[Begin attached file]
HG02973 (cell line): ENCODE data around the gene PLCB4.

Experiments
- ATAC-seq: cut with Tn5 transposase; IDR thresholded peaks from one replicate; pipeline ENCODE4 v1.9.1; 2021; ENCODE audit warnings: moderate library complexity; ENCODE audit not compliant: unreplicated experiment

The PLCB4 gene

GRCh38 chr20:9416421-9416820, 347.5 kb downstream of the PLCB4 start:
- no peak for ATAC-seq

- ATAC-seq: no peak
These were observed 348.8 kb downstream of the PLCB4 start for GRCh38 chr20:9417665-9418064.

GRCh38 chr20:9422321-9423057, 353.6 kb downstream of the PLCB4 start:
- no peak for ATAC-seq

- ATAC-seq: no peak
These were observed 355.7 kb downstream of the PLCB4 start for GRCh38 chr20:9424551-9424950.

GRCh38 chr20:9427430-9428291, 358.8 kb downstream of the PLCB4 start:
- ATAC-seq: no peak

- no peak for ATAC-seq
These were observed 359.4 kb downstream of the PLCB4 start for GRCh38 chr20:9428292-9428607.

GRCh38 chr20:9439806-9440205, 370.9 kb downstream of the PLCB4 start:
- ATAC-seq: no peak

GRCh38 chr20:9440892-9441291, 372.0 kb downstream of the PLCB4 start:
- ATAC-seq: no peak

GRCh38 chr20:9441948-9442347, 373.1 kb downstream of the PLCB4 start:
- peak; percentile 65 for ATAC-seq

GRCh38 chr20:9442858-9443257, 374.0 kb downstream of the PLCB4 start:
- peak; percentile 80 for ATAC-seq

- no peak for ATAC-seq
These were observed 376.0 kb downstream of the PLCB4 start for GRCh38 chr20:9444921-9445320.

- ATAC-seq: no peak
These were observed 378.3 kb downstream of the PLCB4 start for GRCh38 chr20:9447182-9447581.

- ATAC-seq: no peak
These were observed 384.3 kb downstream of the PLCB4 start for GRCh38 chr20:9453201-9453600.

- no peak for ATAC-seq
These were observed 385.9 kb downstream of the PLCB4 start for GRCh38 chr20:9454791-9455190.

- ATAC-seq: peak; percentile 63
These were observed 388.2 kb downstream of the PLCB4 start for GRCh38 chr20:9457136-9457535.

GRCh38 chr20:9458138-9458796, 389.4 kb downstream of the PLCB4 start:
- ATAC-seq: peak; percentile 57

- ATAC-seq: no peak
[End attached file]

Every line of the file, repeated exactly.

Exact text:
HG02973 (cell line): ENCODE data around the gene PLCB4.

Experiments
- ATAC-seq: cut with Tn5 transposase; IDR thresholded peaks from one replicate; pipeline ENCODE4 v1.9.1; 2021; ENCODE audit warnings: moderate library complexity; ENCODE audit not compliant: unreplicated experiment

The PLCB4 gene

GRCh38 chr20:9416421-9416820, 347.5 kb downstream of the PLCB4 start:
- no peak for ATAC-seq

- ATAC-seq: no peak
These were observed 348.8 kb downstream of the PLCB4 start for GRCh38 chr20:9417665-9418064.

GRCh38 chr20:9422321-9423057, 353.6 kb downstream of the PLCB4 start:
- no peak for ATAC-seq

- ATAC-seq: no peak
These were observed 355.7 kb downstream of the PLCB4 start for GRCh38 chr20:9424551-9424950.

GRCh38 chr20:9427430-9428291, 358.8 kb downstream of the PLCB4 start:
- ATAC-seq: no peak

- no peak for ATAC-seq
These were observed 359.4 kb downstream of the PLCB4 start for GRCh38 chr20:9428292-9428607.

GRCh38 chr20:9439806-9440205, 370.9 kb downstream of the PLCB4 start:
- ATAC-seq: no peak

GRCh38 chr20:9440892-9441291, 372.0 kb downstream of the PLCB4 start:
- ATAC-seq: no peak

GRCh38 chr20:9441948-9442347, 373.1 kb downstream of the PLCB4 start:
- peak; percentile 65 for ATAC-seq

GRCh38 chr20:9442858-9443257, 374.0 kb downstream of the PLCB4 start:
- peak; percentile 80 for ATAC-seq

- no peak for ATAC-seq
These were observed 376.0 kb downstream of the PLCB4 start for GRCh38 chr20:9444921-9445320.

- ATAC-seq: no peak
These were observed 378.3 kb downstream of the PLCB4 start for GRCh38 chr20:9447182-9447581.

- ATAC-seq: no peak
These were observed 384.3 kb downstream of the PLCB4 start for GRCh38 chr20:9453201-9453600.

- no peak for ATAC-seq
These were observed 385.9 kb downstream of the PLCB4 start for GRCh38 chr20:9454791-9455190.

- ATAC-seq: peak; percentile 63
These were observed 388.2 kb downstream of the PLCB4 start for GRCh38 chr20:9457136-9457535.

GRCh38 chr20:9458138-9458796, 389.4 kb downstream of the PLCB4 start:
- ATAC-seq: peak; percentile 57

- ATAC-seq: no peak